When you read this header, it shouldn’t be a surprise that I haven’t posted for quite awhile. But my intent is not to complain about the lack of writing time in my life. Instead, I want to talk about what we can do not to get hyper-crazed when we move through times when writing has to be temporarily tossed aside. I think if we use these busy times to pay attention to the world and pay attention to our own sensory experiences, we’ll come back to writing with a deep sense of appreciation for the details of our world and excitement that we can use these specific details in new projects. So, instead of getting all freaky about the papers or reports we might need to review, family members who seek attention or all the minutiae (I love that word) of our daily lives, we can try the following –
Meditate – it will calm your soul. Trust me. It really will.
Take a look at the art all around. I’ve noticed that some wrought iron stairways
contain amazing designs, ceiling lights can turn me on, and graffiti can teach me something. But I’m also thrilled by some of the subtle details in photos and advertising – like fog or smoke or backgrounds. And, I’m trying to take the time to study stained glass windows, the lines of people’s faces and the colors and textures of what everyone is wearing and carrying. Okay, so maybe I’m becoming a bit obsessive about this one. But the world really is an amazing work of art!
Take a moment to smell the world. I figured this one out many years ago when I quit smoking. My sense of smell came screaming back about two weeks into it. When I hit mad-crave moments, I discovered that a quick drive past restaurants eased the craving and left me as satisfied as if I’d eaten the best meal in the world. My two favorite drivebys became McDonalds and Jakes Restaurant - they both shared the lovely smells of beef and onion rings.
Pay attention to the small things — the way warm water runs over your hands, the sound of the washer and dryer in the background, the feel of the air when it’s warm or cold.
And then, if you have a minute or two, create a quick poem about the small things. I hope you’ll be back to writing time in no time. And you’ll be fresher for the break.
Recently I spoke to a group of writers about coming back to writing. Even the title of that discussion invokes a sense of grace and calm, I think. That place in our hearts where we know we must finally sit down and make the space for our writing seems sacred and precious. But it’s not a place where I go as frequently as I know I should.
I think that’s why I focused my talk on how to get from here — this crazy, busy, loud and frenetic world we live in — to there — the place where our minds go quiet and slow, that place where we can reach what’s really in our hearts and thoughts.
1) So the first step in coming back to writing is to Calm Down. Think about what you want – to write, to figure out your world. Do you hope to say something or to ask something?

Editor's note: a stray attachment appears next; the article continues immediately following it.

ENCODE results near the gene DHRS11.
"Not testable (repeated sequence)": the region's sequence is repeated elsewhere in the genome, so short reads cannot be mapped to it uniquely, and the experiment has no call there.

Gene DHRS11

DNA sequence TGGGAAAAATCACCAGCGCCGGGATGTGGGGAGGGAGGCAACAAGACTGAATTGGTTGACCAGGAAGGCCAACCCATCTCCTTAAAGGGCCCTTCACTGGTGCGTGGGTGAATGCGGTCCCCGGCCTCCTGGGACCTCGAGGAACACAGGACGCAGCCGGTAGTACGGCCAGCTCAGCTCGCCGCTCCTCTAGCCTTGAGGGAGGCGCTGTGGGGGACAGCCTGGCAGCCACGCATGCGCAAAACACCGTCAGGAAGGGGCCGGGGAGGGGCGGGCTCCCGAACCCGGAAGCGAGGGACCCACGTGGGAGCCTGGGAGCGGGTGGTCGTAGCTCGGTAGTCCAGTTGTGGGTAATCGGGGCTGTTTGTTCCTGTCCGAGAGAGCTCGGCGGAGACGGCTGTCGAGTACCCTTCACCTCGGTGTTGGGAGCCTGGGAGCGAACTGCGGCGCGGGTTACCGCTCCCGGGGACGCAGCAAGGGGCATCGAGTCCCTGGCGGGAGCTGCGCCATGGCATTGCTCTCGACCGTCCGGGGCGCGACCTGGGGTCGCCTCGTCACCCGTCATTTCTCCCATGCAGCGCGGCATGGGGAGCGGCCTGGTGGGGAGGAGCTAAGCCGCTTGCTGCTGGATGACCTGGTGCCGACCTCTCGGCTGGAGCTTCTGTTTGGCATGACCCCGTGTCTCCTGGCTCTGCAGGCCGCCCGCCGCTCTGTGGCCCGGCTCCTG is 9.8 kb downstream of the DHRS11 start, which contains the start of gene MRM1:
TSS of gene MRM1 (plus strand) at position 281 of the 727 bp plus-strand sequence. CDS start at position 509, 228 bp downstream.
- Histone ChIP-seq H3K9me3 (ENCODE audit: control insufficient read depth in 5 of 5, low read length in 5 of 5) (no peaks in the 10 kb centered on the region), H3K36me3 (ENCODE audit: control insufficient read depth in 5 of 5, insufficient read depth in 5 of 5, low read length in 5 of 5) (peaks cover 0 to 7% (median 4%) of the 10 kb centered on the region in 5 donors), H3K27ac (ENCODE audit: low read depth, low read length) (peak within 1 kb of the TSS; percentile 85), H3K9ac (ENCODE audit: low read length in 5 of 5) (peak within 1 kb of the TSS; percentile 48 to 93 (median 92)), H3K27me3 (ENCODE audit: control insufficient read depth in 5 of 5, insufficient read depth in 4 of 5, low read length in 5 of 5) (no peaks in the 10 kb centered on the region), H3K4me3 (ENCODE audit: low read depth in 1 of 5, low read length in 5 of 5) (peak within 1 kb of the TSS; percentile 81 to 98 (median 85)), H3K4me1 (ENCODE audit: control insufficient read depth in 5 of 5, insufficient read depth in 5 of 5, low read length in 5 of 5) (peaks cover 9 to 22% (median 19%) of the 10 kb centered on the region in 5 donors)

2) Next – Believe.
Believe you have the ability to do this and that you can make the time. Believe that the discovery of what ends up on the page is worth the time.
3) Practice. This is the time you begin to put words on a page without fear of criticism or judgment. I often refer back to Julia Cameron’s The Artist’s Way or Finding Water to help me get started. Or I use simple story starters. For my classes, I often begin with a simple memory — Saturday morning and I am nine years old. Or I’ll ask them to write, “I will never forgive………” or “I forgave….”
4) Begin. Put pen or pencil to paper. We writers all need that tactile moment when the scratch of our writing tools against paper draws us into the act of writing. So don’t rely upon a keyboard at this stage. Rely upon the physicality of the action and let yourself become completely immersed in the writing.
5) Begin again. If you really wish to come back to writing, you need to make it a habit, something that moves you forward day, after day, even if you’re only giving yourself 15 minutes or three morning pages.
First time novelist Anne Bustard tells of finishing her novel in an MFA writing program and receiving a note from her advisor. It said, “You need to begin again.” So she did. Again, and again, and again. “Then it happened. It happened on my 10,000th try. That manuscript and I connected with my dream agent and dream editor. And I cried oceans of happy tears. Some days I still do. Anywhere But Paradise will be published in April 2015.”
If you’re struggling with beginning again and again, take a class or join a writer’s group. Commit to writing as the very worthwhile creative thing that you do. Creativity is a gift we receive and simply must grow in order to return that gift to God, or our higher power, or the universe. If drawing and painting is our creative talent, or if writing is our creative talent, it’s the thing we can do to explore and examine the world and hopefully to leave the world a better place than we found it.
I’ve been sort of out of touch, haven’t I? Sorry about that but I’ve been working on the first ever Publishing Institute at Mount Mary University and it’s almost here. We have 135 participants coming to Mount Mary to meet and greet and talk all things publishing. This is a great opportunity for writing program graduates, members of Red Oak and Red Bird and other local writing centers to learn how to take the next step in writing. There are panels on writing queries and on packaging that stellar submission. We’re also hosting Harvard University’s Direct of Creative Writing, Bret Anthony Johnston who will be talking about his new novel, Remember Me Like This.
I have big hopes for this institute — like, I think it would be really cool if a few of my past students landed an agent and then a publishing deal and then we’ll have you come back to a future publishing institute and be the keynote……
So stay tuned!